However we are not rocks that are unchangeable. Look at Peter, he is the one of little faith. He doesn’t understand the parables. His moment of glory lasted about five seconds before he said something stupid enough for Jesus to say ‘get behind me Satan’. He falls asleep when he is supposed to be praying in the garden of Gethsemane. He denies knowing Jesus. But through it all he is shaped, formed, moulded into the rock that Jesus needs him to be.

Rocks are not glamorous things. Peter is to be a foundation: that unseen, hard, supporting material. No one goes around a cathedral and says ‘beautiful pillars, altar, choir stalls and stained glass windows, but what I really loved was the foundations.’ But this is his role.

This is my last service in the team today. And I stand before you with really one thing to say, which is what my mum taught me always to say as a child, when it was time to say goodbye, whether it was true or not: ‘thank you for having me, I’ve had a lovely time.’ But this time it is true. Thank you. Thank you because after four very precious years of being with you, of living with you, of worshipping with you, of rubbing along together, of eating and drinking together, of washing up together, of asking questions together of who and where and what Jesus is, you have proclaimed Jesus to me and shown me Jesus in a new way.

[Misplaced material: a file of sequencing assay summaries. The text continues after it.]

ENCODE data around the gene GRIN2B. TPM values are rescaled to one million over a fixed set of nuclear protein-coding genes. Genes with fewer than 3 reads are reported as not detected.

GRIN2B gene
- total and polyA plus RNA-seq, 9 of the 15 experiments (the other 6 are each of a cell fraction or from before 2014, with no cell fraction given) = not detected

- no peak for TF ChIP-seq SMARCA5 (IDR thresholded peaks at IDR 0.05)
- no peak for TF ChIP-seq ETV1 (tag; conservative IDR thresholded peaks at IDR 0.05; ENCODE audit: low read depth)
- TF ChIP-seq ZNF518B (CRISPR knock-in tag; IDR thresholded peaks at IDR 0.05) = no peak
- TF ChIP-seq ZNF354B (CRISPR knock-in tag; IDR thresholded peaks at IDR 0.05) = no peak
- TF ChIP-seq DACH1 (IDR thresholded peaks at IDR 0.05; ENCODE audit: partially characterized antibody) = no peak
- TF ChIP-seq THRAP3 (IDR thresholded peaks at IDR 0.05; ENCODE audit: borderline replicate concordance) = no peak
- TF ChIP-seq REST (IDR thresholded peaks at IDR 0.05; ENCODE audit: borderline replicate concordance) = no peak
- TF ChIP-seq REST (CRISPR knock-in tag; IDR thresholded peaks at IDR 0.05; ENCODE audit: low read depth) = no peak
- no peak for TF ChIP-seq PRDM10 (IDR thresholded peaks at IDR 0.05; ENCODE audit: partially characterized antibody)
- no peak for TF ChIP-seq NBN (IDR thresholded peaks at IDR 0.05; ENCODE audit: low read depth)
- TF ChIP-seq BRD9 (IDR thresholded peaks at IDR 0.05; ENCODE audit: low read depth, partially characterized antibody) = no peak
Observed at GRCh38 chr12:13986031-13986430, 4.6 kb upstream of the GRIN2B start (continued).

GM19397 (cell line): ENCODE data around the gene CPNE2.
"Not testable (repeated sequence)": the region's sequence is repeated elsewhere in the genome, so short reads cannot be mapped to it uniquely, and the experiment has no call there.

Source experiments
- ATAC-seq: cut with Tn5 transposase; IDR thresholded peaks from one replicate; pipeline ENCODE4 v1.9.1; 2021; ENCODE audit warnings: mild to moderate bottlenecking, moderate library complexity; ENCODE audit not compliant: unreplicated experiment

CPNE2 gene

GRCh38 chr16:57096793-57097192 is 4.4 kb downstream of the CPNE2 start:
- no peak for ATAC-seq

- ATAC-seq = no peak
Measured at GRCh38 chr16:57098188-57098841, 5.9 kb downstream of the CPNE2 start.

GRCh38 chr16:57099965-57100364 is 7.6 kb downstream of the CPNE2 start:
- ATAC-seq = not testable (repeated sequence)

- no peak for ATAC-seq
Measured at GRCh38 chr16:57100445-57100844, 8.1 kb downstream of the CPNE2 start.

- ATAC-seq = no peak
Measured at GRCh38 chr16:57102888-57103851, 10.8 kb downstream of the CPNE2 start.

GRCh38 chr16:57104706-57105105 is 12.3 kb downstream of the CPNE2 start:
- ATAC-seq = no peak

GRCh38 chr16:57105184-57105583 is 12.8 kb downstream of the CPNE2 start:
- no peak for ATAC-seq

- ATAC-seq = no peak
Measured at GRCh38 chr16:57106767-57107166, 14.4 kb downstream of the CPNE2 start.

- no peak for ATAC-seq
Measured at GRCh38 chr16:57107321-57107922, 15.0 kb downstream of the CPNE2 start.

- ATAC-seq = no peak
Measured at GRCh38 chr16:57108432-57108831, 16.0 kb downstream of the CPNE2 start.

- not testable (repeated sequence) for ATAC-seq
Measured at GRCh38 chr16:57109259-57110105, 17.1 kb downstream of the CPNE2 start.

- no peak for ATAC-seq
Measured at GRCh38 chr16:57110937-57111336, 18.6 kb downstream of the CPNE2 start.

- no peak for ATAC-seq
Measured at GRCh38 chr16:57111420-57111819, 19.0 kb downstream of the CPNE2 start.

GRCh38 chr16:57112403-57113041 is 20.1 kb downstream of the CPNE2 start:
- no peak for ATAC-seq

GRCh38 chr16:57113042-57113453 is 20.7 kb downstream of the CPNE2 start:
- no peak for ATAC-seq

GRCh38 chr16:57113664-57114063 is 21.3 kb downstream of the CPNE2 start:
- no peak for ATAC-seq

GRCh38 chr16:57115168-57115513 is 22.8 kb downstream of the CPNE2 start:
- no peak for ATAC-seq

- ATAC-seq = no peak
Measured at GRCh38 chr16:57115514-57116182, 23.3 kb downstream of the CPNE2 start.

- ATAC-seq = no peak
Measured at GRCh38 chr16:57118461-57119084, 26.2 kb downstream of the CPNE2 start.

Any curacy is about learning the nuts and bolts of the job of being a vicar, and this curacy has been a brilliant one for that in the range and the scope of different activities that I’ve been able to be involved in. But far more than learning how to baptise a baby, or working out what deanery synod actually does, or conquering the YMCA Christmas lunch, which are all things that at the end of the day can be ticked off, I’ve learned so much from so many of you, from the skills you bring of listening well, of school governance, of navigating the care system, of social services, of how to do a faculty, of decoding an accounts sheet. I never did quite get to grips with the sound system but I do know never to eat daffodils in school assembly. Take it from me. Your sick goes an extraordinary colour.